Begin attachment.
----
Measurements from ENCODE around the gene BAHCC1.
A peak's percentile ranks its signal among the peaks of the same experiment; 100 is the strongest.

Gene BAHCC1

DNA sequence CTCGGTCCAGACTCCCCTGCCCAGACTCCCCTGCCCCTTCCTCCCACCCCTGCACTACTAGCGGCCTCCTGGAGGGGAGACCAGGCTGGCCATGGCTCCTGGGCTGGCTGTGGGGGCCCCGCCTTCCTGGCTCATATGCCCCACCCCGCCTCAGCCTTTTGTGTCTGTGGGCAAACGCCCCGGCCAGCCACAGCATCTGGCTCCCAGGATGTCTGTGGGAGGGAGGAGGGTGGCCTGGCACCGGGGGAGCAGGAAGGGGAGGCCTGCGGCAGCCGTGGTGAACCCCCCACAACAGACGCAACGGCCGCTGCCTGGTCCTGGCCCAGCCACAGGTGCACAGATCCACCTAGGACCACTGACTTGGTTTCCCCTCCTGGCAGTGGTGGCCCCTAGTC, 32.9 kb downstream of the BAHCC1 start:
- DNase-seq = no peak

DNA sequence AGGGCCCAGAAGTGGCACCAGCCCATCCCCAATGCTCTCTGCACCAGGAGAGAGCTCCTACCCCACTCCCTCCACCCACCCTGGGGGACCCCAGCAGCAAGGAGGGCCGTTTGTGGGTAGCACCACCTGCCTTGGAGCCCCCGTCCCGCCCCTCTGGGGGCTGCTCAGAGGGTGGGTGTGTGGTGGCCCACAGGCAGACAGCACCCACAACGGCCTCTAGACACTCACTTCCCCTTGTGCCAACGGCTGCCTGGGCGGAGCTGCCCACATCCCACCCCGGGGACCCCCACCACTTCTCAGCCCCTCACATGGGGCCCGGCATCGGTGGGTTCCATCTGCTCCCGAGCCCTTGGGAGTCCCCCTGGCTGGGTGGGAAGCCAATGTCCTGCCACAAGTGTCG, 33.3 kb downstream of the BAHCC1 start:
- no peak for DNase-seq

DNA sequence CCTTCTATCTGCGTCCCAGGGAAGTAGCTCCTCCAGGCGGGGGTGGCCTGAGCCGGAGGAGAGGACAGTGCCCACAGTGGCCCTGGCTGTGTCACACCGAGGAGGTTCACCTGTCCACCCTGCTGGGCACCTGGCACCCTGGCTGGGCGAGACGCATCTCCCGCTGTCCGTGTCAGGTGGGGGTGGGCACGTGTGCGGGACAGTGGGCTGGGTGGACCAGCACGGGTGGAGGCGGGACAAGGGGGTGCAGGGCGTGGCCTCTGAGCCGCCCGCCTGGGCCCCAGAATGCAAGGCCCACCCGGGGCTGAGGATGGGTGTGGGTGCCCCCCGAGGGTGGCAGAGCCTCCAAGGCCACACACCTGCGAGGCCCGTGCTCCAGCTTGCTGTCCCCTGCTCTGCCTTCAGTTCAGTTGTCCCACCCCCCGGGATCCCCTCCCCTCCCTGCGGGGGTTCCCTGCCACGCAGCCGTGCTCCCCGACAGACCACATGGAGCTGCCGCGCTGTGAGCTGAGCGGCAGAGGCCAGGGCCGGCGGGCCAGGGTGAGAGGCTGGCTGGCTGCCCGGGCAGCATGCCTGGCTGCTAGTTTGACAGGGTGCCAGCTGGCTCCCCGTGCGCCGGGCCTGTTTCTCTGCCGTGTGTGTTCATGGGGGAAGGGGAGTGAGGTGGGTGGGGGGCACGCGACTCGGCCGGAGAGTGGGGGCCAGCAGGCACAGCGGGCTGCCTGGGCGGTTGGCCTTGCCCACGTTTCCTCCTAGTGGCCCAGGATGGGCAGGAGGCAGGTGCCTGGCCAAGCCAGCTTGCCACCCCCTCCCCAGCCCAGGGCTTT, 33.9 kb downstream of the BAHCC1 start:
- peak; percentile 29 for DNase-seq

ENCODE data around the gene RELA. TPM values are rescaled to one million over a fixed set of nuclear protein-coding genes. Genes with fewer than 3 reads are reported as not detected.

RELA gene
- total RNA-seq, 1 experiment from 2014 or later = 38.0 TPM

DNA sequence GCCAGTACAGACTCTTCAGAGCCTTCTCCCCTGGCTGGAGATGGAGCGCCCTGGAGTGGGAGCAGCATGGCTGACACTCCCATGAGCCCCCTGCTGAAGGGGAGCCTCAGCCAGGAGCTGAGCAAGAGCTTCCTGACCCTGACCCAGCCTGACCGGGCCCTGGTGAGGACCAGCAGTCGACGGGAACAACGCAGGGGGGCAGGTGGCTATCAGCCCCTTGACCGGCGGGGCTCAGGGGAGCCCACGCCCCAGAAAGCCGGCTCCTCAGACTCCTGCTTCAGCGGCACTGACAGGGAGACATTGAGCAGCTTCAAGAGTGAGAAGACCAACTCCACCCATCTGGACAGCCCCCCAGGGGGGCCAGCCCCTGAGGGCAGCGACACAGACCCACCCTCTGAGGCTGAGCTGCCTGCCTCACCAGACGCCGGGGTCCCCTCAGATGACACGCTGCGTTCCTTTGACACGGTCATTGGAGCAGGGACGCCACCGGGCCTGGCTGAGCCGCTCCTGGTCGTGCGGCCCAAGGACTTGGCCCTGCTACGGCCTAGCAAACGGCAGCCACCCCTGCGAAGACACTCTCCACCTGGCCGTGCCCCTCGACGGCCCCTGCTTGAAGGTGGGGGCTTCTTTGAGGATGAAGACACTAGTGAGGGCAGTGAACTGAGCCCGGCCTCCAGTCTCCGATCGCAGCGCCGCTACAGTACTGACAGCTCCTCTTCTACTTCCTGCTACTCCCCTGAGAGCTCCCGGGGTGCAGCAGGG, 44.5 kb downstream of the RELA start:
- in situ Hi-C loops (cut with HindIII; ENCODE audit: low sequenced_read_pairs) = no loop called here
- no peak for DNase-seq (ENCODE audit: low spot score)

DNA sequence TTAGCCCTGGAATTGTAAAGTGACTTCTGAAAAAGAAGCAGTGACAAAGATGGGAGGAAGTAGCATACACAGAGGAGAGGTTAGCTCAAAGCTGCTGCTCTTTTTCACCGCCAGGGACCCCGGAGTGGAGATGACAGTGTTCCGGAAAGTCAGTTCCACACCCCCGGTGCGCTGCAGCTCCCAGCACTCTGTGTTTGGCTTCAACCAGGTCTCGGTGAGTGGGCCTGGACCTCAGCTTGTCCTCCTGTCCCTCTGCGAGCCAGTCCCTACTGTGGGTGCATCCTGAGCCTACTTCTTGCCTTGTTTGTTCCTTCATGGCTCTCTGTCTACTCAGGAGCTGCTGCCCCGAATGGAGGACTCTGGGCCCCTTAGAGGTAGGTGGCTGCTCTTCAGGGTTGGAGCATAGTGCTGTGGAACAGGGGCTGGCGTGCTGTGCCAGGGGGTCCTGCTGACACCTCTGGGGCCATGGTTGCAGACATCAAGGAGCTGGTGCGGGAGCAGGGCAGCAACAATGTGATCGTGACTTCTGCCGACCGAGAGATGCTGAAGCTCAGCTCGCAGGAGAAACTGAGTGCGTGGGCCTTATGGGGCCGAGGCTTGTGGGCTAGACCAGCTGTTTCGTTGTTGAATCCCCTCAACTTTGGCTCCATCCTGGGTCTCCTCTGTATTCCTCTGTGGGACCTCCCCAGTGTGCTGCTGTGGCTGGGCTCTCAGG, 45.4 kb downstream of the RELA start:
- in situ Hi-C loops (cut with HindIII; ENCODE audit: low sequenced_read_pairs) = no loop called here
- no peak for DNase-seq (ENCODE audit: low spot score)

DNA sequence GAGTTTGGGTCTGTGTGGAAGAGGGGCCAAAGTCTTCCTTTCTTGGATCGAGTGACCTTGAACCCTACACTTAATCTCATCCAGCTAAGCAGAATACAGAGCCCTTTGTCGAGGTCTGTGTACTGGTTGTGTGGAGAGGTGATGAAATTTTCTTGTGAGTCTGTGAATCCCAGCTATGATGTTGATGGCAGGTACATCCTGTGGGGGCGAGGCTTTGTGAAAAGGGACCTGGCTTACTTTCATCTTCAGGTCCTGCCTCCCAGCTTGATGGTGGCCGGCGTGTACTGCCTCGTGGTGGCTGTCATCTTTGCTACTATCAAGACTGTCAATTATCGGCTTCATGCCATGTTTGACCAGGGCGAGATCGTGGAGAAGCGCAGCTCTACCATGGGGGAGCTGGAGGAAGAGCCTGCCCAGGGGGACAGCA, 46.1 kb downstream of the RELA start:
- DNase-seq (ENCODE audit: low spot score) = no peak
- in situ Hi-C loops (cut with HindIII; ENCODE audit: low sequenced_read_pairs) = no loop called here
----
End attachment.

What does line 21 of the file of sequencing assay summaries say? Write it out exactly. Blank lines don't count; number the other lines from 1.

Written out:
- in situ Hi-C loops (cut with HindIII; ENCODE audit: low sequenced_read_pairs) = no loop called here